Samantha Power has now written two fat and valuable tomes on a single theme, which is the effort launched by various lonely and heroic individuals over the last hundred years to identify and name acts of mass slaughter and other grand-scale crimes, to arouse the indignation of the world, and to rescue the victims. Her topic ought to be fairly simple, in principle—a story of people who, like the fire wardens in national parks, keep an eye out for smoke on the horizon, sound the alarm, and join the fire brigade when it belatedly arrives.
Yet genocides, unlike forest fires, tend to be invisible at first (except to the victims), which is weird to consider. The potential rescuers in faraway countries tend not to regard themselves as potential rescuers, and the entire process of trying to identify, denounce, and resolve the hugest of human calamities turns out to be filled, start to finish, with baffling and unexpected difficulties. Six years ago, in the first of her books, A Problem From Hell: America and the Age of Genocide, Power described a series of mass slaughters, from the Turkish massacre of Armenians in the 1910s to the Serbian massacre of Balkan Muslims in the 1990s. She described the frustrated efforts of various high-minded American diplomats and other people to prod Washington, D.C., to respond. And she described Washington’s ever-reliable impulse to remain lost in slumber for as long as possible—even if, under Bill Clinton, Washington did ultimately bestir itself, a few years too late and with insufficient vigor, to take not quite enough action in the Balkans.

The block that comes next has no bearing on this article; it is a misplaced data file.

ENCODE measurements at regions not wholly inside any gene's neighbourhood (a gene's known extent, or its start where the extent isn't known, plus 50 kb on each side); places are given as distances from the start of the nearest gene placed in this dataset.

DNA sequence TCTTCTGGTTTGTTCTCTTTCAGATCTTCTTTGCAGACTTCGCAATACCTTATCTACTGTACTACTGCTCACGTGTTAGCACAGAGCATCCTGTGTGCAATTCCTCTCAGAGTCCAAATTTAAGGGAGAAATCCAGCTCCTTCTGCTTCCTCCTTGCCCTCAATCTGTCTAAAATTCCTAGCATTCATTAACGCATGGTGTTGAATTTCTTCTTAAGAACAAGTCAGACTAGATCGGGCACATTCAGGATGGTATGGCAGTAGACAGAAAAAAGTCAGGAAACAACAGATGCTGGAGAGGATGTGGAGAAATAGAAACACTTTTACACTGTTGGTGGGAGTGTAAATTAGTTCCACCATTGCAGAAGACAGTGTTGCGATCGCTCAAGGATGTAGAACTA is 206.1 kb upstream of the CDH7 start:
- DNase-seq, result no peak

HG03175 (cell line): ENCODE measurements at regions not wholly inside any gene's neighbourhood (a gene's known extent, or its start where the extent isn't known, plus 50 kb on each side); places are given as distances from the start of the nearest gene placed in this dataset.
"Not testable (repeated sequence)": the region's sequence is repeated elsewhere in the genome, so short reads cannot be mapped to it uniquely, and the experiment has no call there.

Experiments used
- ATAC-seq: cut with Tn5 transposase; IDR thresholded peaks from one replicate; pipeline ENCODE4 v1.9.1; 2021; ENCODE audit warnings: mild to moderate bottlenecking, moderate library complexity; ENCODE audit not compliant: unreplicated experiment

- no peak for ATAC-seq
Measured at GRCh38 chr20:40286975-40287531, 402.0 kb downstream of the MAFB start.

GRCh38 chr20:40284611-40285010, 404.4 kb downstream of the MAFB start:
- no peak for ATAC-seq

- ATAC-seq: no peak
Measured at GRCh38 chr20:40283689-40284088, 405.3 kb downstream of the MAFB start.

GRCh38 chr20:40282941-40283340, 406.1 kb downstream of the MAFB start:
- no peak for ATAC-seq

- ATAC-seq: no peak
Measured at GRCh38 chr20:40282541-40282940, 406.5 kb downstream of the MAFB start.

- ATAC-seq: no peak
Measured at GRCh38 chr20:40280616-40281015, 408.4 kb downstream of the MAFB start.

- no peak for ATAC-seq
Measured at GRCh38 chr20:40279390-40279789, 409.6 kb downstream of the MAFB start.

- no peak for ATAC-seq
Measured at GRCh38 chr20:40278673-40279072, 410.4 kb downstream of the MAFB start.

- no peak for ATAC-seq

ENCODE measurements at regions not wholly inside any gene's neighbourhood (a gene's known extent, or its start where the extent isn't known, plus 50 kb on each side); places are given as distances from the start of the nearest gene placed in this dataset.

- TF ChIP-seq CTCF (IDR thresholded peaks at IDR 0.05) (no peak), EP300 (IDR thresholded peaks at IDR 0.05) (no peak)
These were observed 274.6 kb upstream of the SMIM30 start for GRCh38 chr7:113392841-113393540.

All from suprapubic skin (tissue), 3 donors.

Power was angry at what she described. She concluded her chapter on Saddam Hussein’s massacre of the Iraqi Kurds by banging the table with a one-sentence indignant paragraph: “To this day, however, no Iraqi soldier or political leader has been punished for atrocities committed against the Kurds.” And there you see, in Proudhon’s phrase, the fecundity of the unpredictable. Power published that sentence in 2002. George W. Bush’s error, a year later, was anything but a wishy-washy lack of resolve, and the whole conundrum has turned out to be knottier even than you would have surmised from the already knotty picture in the aptly titled A Problem From Hell.